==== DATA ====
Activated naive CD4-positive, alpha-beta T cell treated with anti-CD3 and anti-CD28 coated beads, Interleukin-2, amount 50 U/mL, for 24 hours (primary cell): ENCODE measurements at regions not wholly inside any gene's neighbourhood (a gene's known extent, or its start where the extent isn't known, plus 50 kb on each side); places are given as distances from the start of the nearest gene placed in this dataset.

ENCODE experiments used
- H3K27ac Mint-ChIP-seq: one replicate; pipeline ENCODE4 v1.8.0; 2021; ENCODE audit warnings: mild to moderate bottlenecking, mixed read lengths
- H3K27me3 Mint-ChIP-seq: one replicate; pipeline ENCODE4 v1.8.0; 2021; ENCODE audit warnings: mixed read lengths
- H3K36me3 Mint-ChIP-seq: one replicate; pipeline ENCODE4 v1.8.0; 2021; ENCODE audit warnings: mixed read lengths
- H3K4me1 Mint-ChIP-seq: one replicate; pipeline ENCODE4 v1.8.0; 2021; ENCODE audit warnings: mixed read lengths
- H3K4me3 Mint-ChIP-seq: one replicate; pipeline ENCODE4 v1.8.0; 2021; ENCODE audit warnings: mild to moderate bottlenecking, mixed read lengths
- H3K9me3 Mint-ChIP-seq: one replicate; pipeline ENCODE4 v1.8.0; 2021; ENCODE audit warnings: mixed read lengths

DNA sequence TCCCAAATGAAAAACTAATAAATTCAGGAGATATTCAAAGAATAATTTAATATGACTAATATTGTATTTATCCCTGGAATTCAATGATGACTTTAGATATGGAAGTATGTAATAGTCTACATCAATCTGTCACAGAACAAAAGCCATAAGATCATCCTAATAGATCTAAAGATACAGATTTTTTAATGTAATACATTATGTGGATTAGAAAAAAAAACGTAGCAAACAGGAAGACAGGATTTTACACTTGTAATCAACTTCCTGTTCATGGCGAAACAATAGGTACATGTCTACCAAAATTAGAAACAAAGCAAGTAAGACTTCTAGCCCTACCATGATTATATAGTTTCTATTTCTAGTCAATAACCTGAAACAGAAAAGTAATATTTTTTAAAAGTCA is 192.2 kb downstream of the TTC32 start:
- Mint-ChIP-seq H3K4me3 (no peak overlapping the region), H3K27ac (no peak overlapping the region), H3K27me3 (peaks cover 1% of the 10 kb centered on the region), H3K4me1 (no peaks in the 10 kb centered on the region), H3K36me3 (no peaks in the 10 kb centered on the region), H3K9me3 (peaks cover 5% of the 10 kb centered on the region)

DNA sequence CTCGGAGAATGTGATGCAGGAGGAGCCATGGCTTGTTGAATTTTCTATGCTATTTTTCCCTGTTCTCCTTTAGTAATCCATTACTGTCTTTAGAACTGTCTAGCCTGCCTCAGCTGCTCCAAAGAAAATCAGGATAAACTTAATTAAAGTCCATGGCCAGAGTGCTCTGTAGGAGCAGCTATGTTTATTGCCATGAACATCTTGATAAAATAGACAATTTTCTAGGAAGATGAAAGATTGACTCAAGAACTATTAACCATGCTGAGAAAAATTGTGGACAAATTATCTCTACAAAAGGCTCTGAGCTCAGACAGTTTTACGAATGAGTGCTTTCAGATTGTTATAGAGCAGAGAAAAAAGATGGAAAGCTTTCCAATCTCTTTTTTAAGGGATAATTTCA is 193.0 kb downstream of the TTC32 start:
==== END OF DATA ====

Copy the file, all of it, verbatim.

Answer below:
Activated naive CD4-positive, alpha-beta T cell treated with anti-CD3 and anti-CD28 coated beads, Interleukin-2, amount 50 U/mL, for 24 hours (primary cell): ENCODE measurements at regions not wholly inside any gene's neighbourhood (a gene's known extent, or its start where the extent isn't known, plus 50 kb on each side); places are given as distances from the start of the nearest gene placed in this dataset.

ENCODE experiments used
- H3K27ac Mint-ChIP-seq: one replicate; pipeline ENCODE4 v1.8.0; 2021; ENCODE audit warnings: mild to moderate bottlenecking, mixed read lengths
- H3K27me3 Mint-ChIP-seq: one replicate; pipeline ENCODE4 v1.8.0; 2021; ENCODE audit warnings: mixed read lengths
- H3K36me3 Mint-ChIP-seq: one replicate; pipeline ENCODE4 v1.8.0; 2021; ENCODE audit warnings: mixed read lengths
- H3K4me1 Mint-ChIP-seq: one replicate; pipeline ENCODE4 v1.8.0; 2021; ENCODE audit warnings: mixed read lengths
- H3K4me3 Mint-ChIP-seq: one replicate; pipeline ENCODE4 v1.8.0; 2021; ENCODE audit warnings: mild to moderate bottlenecking, mixed read lengths
- H3K9me3 Mint-ChIP-seq: one replicate; pipeline ENCODE4 v1.8.0; 2021; ENCODE audit warnings: mixed read lengths

DNA sequence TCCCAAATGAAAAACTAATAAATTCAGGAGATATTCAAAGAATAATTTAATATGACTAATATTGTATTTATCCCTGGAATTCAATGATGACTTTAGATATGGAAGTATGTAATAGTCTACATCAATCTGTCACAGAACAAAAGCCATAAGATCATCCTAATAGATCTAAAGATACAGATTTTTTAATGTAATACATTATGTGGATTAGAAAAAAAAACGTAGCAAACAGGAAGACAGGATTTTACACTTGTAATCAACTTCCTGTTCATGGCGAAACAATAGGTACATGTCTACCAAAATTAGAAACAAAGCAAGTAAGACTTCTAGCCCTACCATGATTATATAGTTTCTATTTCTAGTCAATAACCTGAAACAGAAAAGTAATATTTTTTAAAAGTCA is 192.2 kb downstream of the TTC32 start:
- Mint-ChIP-seq H3K4me3 (no peak overlapping the region), H3K27ac (no peak overlapping the region), H3K27me3 (peaks cover 1% of the 10 kb centered on the region), H3K4me1 (no peaks in the 10 kb centered on the region), H3K36me3 (no peaks in the 10 kb centered on the region), H3K9me3 (peaks cover 5% of the 10 kb centered on the region)

DNA sequence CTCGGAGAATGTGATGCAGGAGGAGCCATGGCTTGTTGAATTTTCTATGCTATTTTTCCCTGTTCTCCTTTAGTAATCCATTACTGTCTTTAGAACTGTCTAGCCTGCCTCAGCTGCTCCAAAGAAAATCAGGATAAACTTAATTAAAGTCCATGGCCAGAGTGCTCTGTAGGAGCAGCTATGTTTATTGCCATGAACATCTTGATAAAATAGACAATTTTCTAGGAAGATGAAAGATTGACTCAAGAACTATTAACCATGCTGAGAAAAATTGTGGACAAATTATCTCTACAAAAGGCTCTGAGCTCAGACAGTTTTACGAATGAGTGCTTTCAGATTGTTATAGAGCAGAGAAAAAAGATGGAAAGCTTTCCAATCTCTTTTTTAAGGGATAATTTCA is 193.0 kb downstream of the TTC32 start: